Author Topic: North Park Armoury rehabilitation project in Halifax  (Read 922 times)

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Offline OceanBonfire

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North Park Armoury rehabilitation project in Halifax
« on: May 02, 2019, 21:47:06 »

May 2, 2019 – Halifax, Nova Scotia – National Defence / Canadian Armed Forces

As outlined in Canada’s defence policy, Strong, Secure, Engaged, our government is investing in modern, functional, and green defence infrastructure to support the evolving needs of our military.

Today, the Honourable Minister of National Defence Harjit S. Sajjan participated in a stone-breaking ceremony to mark the start of the west wall reconstruction at the historic North Park Armoury in Halifax. He was joined by Andy Fillmore, Member of Parliament for Halifax and Parliamentary Secretary to the Minister of Canadian Heritage and Multiculturalism. Valued at $130 million, this project represents an important investment in Reserve infrastructure in the Halifax area, and is expected to create approximately 400 jobs during the rehabilitation.

This project will rehabilitate the structure of the North Park Armoury, which was damaged during the Halifax Explosion in 1917. Interior renovations will also help to modernize operational capabilities for Reserve units operating out of the armoury. Work for this project is ongoing, and is expected to be completed by 2026.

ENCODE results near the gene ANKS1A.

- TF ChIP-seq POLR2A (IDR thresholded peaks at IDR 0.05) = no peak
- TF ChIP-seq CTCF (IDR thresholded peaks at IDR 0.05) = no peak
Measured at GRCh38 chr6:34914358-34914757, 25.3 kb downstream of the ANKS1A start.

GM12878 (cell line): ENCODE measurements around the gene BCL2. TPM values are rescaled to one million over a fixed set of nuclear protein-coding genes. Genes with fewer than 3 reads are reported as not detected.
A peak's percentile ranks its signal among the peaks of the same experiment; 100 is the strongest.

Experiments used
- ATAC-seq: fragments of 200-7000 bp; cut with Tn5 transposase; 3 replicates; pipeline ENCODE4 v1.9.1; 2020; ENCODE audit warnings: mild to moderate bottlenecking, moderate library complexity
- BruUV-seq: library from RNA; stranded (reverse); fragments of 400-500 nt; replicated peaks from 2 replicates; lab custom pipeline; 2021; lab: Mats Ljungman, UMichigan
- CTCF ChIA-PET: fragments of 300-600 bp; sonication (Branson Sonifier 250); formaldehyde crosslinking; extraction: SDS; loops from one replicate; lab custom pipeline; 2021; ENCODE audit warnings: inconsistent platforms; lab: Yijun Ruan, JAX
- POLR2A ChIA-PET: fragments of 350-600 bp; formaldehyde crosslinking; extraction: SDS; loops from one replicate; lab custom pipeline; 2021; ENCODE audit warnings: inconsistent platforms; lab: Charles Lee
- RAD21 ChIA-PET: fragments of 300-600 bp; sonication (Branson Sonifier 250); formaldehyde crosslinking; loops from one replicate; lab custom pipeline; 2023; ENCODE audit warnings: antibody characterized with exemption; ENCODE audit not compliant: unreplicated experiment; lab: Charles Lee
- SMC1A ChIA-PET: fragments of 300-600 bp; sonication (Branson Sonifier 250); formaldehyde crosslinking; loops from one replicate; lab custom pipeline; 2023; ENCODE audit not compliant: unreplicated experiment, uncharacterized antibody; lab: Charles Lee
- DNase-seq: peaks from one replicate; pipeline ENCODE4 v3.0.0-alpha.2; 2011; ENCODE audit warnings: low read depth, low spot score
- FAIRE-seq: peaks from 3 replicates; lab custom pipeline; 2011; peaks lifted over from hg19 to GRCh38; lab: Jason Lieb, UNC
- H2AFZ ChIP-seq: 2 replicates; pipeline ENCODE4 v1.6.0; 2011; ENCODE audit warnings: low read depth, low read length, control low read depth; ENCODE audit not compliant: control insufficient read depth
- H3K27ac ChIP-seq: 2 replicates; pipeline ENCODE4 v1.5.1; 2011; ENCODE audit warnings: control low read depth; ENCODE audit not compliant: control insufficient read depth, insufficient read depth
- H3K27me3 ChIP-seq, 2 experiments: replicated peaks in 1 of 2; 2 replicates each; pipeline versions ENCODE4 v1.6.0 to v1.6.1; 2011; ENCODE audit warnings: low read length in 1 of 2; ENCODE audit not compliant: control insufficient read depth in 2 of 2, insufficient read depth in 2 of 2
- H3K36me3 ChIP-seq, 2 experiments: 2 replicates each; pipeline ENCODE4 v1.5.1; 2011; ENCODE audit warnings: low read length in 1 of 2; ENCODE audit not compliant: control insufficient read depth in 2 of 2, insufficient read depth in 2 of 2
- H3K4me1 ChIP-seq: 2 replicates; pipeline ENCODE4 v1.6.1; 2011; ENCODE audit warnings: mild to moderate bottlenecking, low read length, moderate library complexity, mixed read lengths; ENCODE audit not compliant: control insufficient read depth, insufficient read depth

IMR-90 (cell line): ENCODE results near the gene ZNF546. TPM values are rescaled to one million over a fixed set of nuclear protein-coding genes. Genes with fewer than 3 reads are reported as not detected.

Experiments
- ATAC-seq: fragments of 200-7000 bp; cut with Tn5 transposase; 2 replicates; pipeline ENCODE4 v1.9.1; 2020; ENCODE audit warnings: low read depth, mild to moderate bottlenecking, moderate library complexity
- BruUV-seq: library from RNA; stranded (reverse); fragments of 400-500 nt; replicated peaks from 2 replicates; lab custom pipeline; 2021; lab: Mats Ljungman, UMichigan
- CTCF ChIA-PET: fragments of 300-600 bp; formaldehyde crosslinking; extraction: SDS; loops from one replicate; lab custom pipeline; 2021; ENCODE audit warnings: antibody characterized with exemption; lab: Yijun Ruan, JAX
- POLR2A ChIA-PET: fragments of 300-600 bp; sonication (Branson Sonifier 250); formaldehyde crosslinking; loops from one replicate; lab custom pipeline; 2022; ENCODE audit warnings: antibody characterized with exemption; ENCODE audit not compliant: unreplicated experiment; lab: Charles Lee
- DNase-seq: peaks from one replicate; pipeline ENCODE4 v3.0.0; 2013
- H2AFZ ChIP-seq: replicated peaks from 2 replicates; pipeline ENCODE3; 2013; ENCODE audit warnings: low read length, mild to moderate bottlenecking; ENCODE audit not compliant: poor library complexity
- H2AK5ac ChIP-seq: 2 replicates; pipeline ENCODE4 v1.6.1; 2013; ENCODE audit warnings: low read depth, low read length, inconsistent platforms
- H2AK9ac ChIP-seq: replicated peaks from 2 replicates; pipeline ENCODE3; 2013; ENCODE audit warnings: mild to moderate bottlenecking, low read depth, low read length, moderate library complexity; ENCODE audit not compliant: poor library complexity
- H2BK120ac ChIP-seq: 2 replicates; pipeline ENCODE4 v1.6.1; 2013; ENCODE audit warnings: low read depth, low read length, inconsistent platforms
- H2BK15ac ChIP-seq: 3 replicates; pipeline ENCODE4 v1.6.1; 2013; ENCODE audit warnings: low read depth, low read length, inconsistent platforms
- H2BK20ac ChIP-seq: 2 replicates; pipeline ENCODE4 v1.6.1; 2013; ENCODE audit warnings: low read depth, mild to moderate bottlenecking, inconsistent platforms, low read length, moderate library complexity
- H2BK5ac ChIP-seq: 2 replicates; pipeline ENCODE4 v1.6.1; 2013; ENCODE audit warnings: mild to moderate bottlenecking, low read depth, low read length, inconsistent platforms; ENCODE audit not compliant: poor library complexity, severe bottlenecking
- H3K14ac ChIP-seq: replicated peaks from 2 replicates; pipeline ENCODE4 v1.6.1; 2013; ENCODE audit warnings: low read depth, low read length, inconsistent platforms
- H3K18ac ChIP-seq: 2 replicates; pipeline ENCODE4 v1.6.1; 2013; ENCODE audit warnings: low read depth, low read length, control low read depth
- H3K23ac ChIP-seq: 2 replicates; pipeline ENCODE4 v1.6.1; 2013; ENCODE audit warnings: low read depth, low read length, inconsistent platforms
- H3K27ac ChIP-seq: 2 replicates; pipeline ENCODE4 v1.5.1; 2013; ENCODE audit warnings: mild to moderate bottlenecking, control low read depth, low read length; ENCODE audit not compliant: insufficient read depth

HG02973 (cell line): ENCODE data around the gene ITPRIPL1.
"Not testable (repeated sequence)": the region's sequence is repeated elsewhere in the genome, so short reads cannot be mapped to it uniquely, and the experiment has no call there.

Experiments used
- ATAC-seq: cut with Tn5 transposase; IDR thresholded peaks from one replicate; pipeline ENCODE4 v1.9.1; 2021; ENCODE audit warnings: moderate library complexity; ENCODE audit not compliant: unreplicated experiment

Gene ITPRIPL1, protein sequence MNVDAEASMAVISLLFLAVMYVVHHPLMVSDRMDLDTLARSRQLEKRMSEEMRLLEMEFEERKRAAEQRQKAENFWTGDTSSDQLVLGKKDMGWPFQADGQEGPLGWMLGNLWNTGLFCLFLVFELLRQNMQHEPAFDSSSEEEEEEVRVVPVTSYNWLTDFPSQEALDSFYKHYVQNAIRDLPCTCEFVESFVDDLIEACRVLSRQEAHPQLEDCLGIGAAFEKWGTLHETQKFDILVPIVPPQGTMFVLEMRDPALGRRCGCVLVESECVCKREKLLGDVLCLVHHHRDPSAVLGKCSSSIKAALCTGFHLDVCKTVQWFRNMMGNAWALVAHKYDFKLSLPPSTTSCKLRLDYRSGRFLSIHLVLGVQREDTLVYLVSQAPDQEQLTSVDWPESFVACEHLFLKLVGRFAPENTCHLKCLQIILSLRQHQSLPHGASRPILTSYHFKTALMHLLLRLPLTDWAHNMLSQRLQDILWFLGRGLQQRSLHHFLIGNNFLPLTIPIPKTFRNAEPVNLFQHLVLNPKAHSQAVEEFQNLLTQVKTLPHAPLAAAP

Quick facts

- Originally built in 1899, the North Park Armoury is one of the largest and most prominent landmarks in the Halifax area, having sheltered residents in the aftermath of the Halifax Explosion in 1917.

- The North Park Armoury is a federally-designated heritage building and a National Historic Site of Canada. Rehabilitation work will protect and enhance its key heritage features, and use original stones where possible. Irreparable stones will be replaced by stone from the same geological source used to build the armoury from 1895 to1899.

- The North Park Armoury is home to the Princess Louise Fusiliers, one Army cadet corps, and future home of the Halifax Rifles (Royal Canadian Armoured Corps).

- A contract valued at $9.1 million was awarded to Maxim Construction Inc. of Dartmouth, N.S., for the phase one reconstruction of the west wall of the armoury. Phase two renovation work is expected to begin in early 2021, and will see the restoration of the remaining three exterior walls, the renovation of the drill hall roof, and interior renovations which will meet the requirements of the Canadian Army Reserve units that use the building.

- Upgrades to the armoury’s interior will be designed to meet Leadership in Energy and Environmental Design (LEED®) Silver standards, and will incorporate energy efficiency measures to reduce its environmental footprint. 

- As outlined in Canada’s defence policy, Strong, Secure, Engaged, green infrastructure will reduce greenhouse gas emissions from the Department’s buildings and non-military vehicles by 40 percent (from 2005 levels) by 2030, and support the new federal emissions reduction target of 80 percent by 2050.
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Offline mariomike

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Re: North Park Armoury rehabilitation project in Halifax
« Reply #1 on: May 02, 2019, 21:51:44 »
See also,
"The armoury is known for its red rock-faced stone exterior and Richardsonian Romanesque style. It was designed by Thomas Fuller, the chief architect at the Public Works Department at the time.

The building was declared a National Historic Site in 1989, in part because it is so much larger than other drill halls of its era. It was built to hold everything from lecture rooms to a bowling alley to an indoor shooting range, according to Parks Canada."